In fashion design, the choice of zipper length can transform a piece from casual to formal or vice versa.
In bags or purses, the length of the zipper can affect the security and capacity of the storage. Longer zippers might offer easier access but could potentially compromise the item's shape or structure. In contrast, shorter zippers can provide a snug closure.
Selecting the right zipper length is vital for achieving the desired functionality and look of an item.
Here is a table with some common zipper lengths and some items they suit.
|Zipper Length||Common Uses|
|4-5 inches||Used for pockets and small pouches|
|6-8 inches||Suitable for internal compartments in bags|
|7-9 inches||Commonly used for jeans and trousers|
|20-24 inches||Ideal for everyday jackets and hoodies|
|18-24 inches||Perfect for main compartments in larger bags|
|30-36 inches||Used for longer outerwear like winter coats|
Parts of a Zipper
Here are the different parts of a zipper:
- Tape: This is the fabric on both sides of the zipper chain. When the zipper is sewn into a garment or a bag, the tape is what gets stitched to the item.
- Slider: This is the moving part that travels up and down the zipper to open or close it. It joins or separates the teeth.
- Teeth: These are the interlocking pieces that run along both sides of the zipper tape. When you "zip" a zipper, you are interlocking these teeth. They can be made of metal, plastic, or other materials.
- Pull Tab: This is the part of the zipper that you hold to move the slider up or down.
- Stop: These are devices used to stop the slider from traveling further than intended. There are typically two types: Top Stop: This prevents the slider from coming off the top end of the zipper. Bottom Stop: This stops the slider from coming off the bottom of the zipper. For separating zippers (like on a jacket), the bottom stop is often a larger mechanism that includes a box and pin system.
- Box and Pin (for separating zippers): On jackets and other items where the zipper completely separates into two pieces, there's a box on one end and a pin on the other. The pin inserts into the box to start zipping the zipper together.
- Retainer Box: Found in separating zippers, it holds the slider when the zipper is fully unzipped.
- Insertion Pin: On a separating zipper, this pin is inserted into the slider to start zipping.
- Chain: This refers to the zipper teeth when they are fully engaged or meshed together.
- Tape Ends: These are the portions of the zipper tape that extend beyond the teeth or chain, typically at the bottom end of the zipper.
Different types of zippers, such as coil zippers or invisible zippers, might have some variations in these components, but the ones listed above are commonly found in most standard zippers.
How to Sew a Zipper
How you sew a zipper depends largely on the types of zipper you are using. Nylon coil or plastic zippers are the easiest to sew.
Parts 1-3 of my Zipper Series
- How to Sew a Zipper (Best tutorial for sewing nylon zippers and an easy method for beginners)
- How to Sew an Exposed Zipper (Tutorial for sewing metal zippers on the outside of clothing)
- Sewing an Invisible Zipper
Extra Zipper Tips
Here are ten tips to help you sew zippers more effectively:
- Choose the Right Zipper: Ensure the zipper type (e.g., invisible, coil, metal) and length are appropriate for your project. It's better to use a slightly longer zipper than needed, as you can always trim it.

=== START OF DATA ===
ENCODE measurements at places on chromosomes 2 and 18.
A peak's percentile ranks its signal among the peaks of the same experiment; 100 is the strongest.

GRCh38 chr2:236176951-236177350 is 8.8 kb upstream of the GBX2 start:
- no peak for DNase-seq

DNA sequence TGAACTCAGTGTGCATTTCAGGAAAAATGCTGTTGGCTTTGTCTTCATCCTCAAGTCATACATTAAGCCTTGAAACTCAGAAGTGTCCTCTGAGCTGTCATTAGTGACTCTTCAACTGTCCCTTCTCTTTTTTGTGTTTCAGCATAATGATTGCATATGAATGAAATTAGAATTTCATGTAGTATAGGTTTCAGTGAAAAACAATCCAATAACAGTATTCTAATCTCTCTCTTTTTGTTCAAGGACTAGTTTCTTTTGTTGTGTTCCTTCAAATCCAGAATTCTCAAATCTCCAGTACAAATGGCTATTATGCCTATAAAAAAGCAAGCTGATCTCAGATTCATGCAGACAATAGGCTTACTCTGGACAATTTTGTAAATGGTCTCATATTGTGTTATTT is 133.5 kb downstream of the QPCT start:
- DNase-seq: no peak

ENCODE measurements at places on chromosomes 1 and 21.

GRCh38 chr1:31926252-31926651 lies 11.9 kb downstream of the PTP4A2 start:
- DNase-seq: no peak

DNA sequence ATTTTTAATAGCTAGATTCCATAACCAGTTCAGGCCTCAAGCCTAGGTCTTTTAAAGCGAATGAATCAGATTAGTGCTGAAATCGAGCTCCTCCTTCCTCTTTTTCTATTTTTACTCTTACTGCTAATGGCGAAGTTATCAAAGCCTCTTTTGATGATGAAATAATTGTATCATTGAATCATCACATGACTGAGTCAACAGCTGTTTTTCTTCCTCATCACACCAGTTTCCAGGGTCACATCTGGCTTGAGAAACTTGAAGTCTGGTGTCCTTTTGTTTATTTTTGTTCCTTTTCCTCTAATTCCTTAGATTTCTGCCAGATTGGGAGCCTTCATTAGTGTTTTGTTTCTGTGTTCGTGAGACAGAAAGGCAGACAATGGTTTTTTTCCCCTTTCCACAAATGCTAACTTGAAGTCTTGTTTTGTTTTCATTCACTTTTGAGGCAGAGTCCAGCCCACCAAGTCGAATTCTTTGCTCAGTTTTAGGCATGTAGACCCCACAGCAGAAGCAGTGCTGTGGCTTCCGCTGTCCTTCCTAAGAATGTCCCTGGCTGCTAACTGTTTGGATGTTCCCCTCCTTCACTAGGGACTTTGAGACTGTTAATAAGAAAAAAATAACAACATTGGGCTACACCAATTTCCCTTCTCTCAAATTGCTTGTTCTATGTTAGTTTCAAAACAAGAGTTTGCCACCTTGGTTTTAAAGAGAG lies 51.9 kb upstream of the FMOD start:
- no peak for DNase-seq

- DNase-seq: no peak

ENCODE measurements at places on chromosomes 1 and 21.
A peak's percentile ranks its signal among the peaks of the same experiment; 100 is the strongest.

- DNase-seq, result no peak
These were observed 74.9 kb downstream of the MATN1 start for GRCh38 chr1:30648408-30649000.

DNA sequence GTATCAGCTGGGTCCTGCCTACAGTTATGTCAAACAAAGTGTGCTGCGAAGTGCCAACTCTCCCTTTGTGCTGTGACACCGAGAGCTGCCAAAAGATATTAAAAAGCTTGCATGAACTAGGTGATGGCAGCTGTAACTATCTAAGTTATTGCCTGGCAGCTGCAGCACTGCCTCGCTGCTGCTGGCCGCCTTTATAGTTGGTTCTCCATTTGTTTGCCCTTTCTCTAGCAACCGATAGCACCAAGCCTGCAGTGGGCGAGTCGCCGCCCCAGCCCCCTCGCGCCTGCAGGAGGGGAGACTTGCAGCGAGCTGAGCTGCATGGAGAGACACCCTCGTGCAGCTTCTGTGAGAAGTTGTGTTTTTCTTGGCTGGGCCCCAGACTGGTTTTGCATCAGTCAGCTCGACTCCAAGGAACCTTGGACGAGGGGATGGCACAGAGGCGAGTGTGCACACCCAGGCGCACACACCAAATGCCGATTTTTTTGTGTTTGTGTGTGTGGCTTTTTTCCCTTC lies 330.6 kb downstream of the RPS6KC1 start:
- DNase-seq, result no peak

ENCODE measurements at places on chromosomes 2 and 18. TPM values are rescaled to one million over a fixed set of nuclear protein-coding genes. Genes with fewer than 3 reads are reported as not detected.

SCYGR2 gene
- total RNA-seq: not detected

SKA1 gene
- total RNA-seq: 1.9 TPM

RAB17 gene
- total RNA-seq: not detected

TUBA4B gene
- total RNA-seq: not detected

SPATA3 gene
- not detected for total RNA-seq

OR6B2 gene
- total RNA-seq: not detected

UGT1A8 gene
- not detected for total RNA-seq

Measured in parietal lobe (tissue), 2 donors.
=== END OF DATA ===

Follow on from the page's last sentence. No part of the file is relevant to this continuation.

- Prepare the Fabric: Interface the fabric where the zipper will be installed to prevent stretching and provide stability.
- Pre-shrink Zippers: If the zipper isn't labeled as pre-shrunk, it's a good idea to gently hand-wash and dry it before sewing to prevent any unwanted changes in length after the garment is washed.
- Temporary Stitching: Before sewing the zipper, baste the fabric seam closed where the zipper will be installed. This provides a smoother surface for application.
- Use the Right Foot: Use a zipper foot or an invisible zipper foot (for invisible zippers) on your sewing machine. This allows you to stitch close to the zipper teeth without interference.
- Start at the Top: Begin sewing from the top of the zipper, moving downwards. For lapped zippers, start on the loose side first.
- Go Slow: Be careful when sewing your zip that you don’t sew over any of the metal stopper pieces. These are bound to break a needle.
- Pressing: Take care when pressing a garment with a zip. Use a pressing cloth on top of it to protect the teeth.
- Fixing Zippers: If your zip gets stuck, try rubbing the teeth with a graphite pencil. Read more about how to fix zippers.
- Test Before Finalizing: Before sewing the garment closed and making final touches, ensure that the zipper zips up smoothly without catching any fabric.
Remember, practice makes perfect. Sewing a zipper is a skill that improves with repetition, so don't be discouraged by initial challenges. Soon, you'll be installing zippers with confidence!
Do I Need a Zipper Foot?
Regardless of the types of zipper you are sewing, you will need a zipper foot. These specialty feet come with most machines and allow you to sew to one side of the foot rather than in the center like the all-purpose foot.
Sewing with the needle to one side of the foot means you can get closer to the edge of the zipper teeth resulting in a flatter and more attractive fastening. Read more about the zipper foot.
Types of Zipper FAQs
What Are the Types of Zipper?
The 4 main types of zipper are plastic (also called coil or nylon), metal, invisible, and molded.
What is the Most Common Type of Zipper
By a long way, the most common type of zipper is the coil style. These are lightweight zippers made from polyester or nylon and are used in clothing production, particularly dresses, pants and skirts.
What is the Strongest Type of Zipper?
The strongest zippers are those with metal teeth. They may have teeth made from nickel or brass. Molded zippers are also made strong and have the advantage of not corroding over time. If you are looking for a strong zipper, you should also consider the size of the teeth. Larger teeth are stronger and will last longer.
What Does #3 Zipper Mean?
#3 refers to the size of the zipper teeth. They are the most common zipper size and are used in dresses, skirts, and pants. The teeth of these zippers are 3mm wide (⅛") and commonly, the zipper tape is 1 inch across.
Other Useful Zipper Tutorials
I hope you enjoyed this article on the types of zipper. Here are some more tutorials you might be interested in.
- How to Shorten a Zipper
- How to Shorten a Metal Zipper
- Zipper Pouch Tutorial (This tutorial will show you how to sew a zipper in a small lined pouch. )
- How to Cover Zipper Ends (This technique is used for sewing bags and clutches)
- How to Sew a Zipper Pocket (This will show you how to insert an inside zipper pocket into any bag or purse)
- Zippered Cushion Covers (How to make a cushion cover with a zipper on the side)